“Fraud and Financial Manias: Estimating the Number of ‘Bubble’ Companies during the Railway Mania of the 1840’s”

Abstract: Financial manias are anecdotally associated with increasing cases of financial fraud, but few studies have successfully measured this quantitatively or addressed the degree to which fraud is a cyclical phenomenon. In this study I employ a novel methodology to estimate the prevalence of fraud and its variance over time in the case of the British Railway Mania of the 1840’s. The Railway Mania provides a striking instance of the role of fraud in manias, as contemporary observers alleged widespread malfeasance stemming from the promotion of hundreds of railway companies in the UK in the years 1844 and 1845. Modern scholars, however, have failed to substantiate these allegations. I resolve this discrepancy by using case studies to reveal why fraudulent companies are likely to be omitted from the samples modern historians have used to analyze the mania. I build a more complete database of railway companies using administrative records, and identify fraudulent companies from court cases. Using the new database of railway companies, and positive instances of known frauds, I estimate the proportion of fraudulent companies in the population. My findings suggest extremely elevated instances of fraud, with as much as 20% to 30% of the population of companies promoted in the 1840’s meeting the criteria for what contemporaries decried as ‘bubble companies’. Moreover, I find the propensity for fraud to be highly procyclical, rising with the increasing railway share prices.

“The Rise of New Corruption: British MPs during the Railway Mania of 1845” with Rui Esteves, CEPR Discussion Paper 12182, July 2017:

Abstract: In the 1840s, speculation in railway shares in the UK prompted the creation of hundreds of new railway companies. Each company needed to petition Parliament for the approval of new railway routes. In this paper, we investigate whether parliamentary regulation of the new railway network was distorted by politicians’ vested interests. Drawing on methods from peer-effects analysis, we identify situations where MPs could have traded votes with specific colleagues in order to get their preferred projects approved (logrolling). We confirm that logrolling was both prevalent and significant. Our estimates suggest that at least a quarter of approved lines received their bills because of logrolling. Companies approved through logrolling also underperformed in the stock market during the railway bubble and after its final crash in 1847.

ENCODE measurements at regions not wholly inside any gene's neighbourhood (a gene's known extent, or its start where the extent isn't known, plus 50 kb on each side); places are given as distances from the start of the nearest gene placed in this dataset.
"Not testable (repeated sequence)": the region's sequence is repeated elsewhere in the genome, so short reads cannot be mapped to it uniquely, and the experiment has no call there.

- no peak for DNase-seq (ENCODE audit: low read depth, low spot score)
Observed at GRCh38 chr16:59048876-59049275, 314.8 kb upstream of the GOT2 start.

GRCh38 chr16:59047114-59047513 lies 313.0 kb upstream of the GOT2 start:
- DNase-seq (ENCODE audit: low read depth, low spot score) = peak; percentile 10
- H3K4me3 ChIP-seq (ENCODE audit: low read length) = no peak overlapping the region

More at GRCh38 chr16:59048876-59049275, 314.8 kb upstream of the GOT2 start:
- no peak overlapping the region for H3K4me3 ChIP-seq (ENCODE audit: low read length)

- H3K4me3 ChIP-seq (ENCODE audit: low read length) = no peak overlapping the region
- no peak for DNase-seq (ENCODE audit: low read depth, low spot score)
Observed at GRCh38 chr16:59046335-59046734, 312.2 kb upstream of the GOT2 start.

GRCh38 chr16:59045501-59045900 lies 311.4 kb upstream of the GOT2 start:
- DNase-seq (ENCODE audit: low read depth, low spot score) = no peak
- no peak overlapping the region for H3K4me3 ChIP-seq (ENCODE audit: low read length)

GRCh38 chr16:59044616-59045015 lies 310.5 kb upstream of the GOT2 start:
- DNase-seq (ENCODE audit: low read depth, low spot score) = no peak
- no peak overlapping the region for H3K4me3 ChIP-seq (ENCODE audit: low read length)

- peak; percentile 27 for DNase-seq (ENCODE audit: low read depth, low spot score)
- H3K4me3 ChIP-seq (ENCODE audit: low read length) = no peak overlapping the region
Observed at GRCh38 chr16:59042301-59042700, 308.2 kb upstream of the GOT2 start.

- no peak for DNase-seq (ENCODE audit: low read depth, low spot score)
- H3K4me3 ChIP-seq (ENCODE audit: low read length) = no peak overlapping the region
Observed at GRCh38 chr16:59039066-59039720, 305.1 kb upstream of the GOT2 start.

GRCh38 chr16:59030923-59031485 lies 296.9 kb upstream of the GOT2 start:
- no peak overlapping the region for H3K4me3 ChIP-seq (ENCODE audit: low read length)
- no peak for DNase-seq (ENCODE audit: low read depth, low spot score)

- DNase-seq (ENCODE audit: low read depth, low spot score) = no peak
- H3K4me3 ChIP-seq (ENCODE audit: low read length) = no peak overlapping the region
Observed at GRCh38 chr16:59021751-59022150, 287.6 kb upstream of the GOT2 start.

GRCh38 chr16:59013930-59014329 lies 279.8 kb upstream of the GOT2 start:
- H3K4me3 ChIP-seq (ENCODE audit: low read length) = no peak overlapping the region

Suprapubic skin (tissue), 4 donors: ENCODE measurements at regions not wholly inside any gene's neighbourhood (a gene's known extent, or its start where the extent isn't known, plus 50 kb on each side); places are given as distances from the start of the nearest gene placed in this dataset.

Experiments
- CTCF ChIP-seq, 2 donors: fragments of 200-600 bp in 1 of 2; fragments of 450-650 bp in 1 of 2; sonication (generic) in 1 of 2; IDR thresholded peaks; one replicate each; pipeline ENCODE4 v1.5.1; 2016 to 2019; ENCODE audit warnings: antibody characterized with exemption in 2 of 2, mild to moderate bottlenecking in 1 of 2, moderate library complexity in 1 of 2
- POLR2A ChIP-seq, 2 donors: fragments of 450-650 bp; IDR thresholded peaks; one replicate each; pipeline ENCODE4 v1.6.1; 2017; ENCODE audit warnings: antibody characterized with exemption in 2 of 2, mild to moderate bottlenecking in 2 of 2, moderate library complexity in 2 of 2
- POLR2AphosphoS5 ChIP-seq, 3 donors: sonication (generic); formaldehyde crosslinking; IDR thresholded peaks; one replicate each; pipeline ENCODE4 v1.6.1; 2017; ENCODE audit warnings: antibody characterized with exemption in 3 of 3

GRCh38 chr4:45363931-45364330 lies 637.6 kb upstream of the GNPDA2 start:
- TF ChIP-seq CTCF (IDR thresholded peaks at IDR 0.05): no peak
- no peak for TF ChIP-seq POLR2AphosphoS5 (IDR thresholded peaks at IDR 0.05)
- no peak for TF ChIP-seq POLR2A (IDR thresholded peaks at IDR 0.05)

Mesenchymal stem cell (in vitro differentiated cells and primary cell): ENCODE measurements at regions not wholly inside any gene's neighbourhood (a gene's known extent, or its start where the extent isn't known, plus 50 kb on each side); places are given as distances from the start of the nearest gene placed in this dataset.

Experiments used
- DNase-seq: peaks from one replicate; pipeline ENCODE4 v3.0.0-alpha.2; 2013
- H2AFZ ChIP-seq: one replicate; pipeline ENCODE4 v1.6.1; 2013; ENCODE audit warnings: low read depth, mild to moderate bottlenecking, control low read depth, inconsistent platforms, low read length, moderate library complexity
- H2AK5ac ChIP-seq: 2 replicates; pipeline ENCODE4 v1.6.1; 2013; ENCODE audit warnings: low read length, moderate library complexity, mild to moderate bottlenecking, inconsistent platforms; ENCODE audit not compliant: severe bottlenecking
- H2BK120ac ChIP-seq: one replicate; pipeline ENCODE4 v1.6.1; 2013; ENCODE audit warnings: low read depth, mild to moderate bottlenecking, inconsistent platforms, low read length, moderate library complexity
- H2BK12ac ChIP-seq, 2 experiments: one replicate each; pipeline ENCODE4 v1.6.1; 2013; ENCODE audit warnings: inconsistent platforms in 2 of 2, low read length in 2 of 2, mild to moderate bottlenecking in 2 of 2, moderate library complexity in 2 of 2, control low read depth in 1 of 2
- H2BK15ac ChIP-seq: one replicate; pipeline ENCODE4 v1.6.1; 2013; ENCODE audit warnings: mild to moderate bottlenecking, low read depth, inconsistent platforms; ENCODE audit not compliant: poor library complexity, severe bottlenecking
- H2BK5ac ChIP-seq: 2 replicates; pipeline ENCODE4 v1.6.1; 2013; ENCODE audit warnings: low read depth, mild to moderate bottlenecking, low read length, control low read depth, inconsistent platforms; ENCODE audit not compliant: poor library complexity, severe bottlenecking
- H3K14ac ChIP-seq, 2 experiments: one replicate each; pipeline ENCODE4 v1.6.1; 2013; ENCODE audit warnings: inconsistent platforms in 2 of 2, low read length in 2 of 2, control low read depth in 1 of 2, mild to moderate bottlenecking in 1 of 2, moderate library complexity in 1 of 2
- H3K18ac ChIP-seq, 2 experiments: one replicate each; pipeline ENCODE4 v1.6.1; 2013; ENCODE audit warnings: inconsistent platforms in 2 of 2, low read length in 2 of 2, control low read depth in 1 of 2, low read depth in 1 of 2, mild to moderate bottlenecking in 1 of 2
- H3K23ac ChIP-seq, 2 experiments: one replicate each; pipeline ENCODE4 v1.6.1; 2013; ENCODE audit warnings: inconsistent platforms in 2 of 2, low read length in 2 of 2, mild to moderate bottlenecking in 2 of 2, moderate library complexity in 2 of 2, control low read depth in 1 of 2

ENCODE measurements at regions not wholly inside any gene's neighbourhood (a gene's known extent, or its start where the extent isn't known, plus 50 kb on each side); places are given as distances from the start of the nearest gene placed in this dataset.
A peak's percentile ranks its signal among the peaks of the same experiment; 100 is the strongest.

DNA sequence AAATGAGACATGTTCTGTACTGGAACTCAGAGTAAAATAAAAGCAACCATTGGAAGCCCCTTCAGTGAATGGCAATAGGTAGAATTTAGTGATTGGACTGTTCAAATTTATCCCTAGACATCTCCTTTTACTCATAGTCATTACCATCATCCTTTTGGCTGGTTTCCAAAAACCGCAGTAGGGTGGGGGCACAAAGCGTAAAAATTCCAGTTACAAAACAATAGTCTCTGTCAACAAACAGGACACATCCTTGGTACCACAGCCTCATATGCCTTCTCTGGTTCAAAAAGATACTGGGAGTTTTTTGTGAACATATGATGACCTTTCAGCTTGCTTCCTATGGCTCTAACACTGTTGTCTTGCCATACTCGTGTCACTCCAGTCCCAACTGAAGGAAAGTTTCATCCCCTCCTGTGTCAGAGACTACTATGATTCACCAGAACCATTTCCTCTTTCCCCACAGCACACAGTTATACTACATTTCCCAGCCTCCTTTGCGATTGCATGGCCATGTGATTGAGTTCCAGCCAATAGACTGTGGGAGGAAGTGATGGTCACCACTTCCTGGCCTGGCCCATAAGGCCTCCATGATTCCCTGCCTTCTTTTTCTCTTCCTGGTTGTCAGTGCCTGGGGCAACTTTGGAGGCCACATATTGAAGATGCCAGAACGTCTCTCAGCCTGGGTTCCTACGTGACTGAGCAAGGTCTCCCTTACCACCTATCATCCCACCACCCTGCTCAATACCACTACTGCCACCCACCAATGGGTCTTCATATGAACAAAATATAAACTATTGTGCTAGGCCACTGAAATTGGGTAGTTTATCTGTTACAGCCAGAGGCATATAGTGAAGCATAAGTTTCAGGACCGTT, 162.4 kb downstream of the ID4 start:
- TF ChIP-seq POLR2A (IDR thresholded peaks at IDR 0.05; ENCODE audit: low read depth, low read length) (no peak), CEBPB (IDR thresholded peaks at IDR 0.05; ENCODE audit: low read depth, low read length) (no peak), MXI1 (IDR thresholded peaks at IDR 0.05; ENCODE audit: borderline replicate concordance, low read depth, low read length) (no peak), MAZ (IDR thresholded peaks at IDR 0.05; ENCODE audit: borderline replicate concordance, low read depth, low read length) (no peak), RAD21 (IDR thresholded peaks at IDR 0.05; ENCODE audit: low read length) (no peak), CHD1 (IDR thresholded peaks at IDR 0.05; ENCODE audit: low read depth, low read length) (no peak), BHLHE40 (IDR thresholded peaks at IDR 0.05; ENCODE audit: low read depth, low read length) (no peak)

“The separation of information and lending and the rise of rating agencies in the USA (1841–1907)” with Marc Flandreau, Scandinavian Economic History Review, Vol. 14, No. 2, 2014, pp. 213-242:

Abstract: This paper provides a new interpretation of the early rise of rating agencies in the USA (initially known as ‘mercantile agencies’). We explain this American exceptionality through an inductive approach that revisits the conventional parallel with the UK. In contrast with earlier narratives that have emphasised the role of Common Law and the greater understanding of American judges that would have supported the rise of an ethos of ‘transparency’, we argue that Mercantile Agencies prospered as a remedy to deficient bankruptcy law and weak protection of creditor rights in the USA. The result was to raise the value of the nationwide registry of defaulters which the mercantile agencies managed. This ensured the Agencies’ profitability and endowed them with resources to buy their survival in a legal environment that remained stubbornly hostile.

“The Untold History of Transparency: Mercantile Agencies, the Law and the Lawyers (1851-1916)” with Marc Flandreau, Enterprise & Society, Volume 15, Issue 2, 2014, 213-251:

Abstract: This paper discusses the origins of rating in the second half of the nineteenth century. We review and criticize existing narratives, which—echoing a story told by lawyers favorable to (or employed by) the agencies—have alleged that a cultural shift in normative views, evidenced in an evolution of court decisions, provided legal protection (against libel) to agencies, and permitted the development of printed credit reports. Such a view is inconsistent with evidence from actual judicial decisions and from our exploration of archival material. Looking at both litigated and settled cases, we show that the rise of mercantile agencies in the late nineteenth century was the product of a farsighted corporate strategy applied ruthlessly to a legal system that was still very reluctant to permit the agencies to “commoditize” credit.

“Havas and the Foreign Loan Market, 1889 to 1921”, Centre for Finance and Development, Student Working Paper, No 2, 2013:

Abstract: This paper examines contracts for clandestine financial publicity concluded between the French news agency Agence Havas and assorted sovereign borrowers in the period 1889 to 1921. I explore the reasons for the creation of these contracts, and examine the circumstances surrounding entry into a contract. I argue that the contracts were concluded by sovereign borrowers falling within Havas’ area of international news collection, and that the intent of the contracts was to raise the price at which sovereign borrower’s debt was traded. I present preliminary evidence supporting this hypothesis.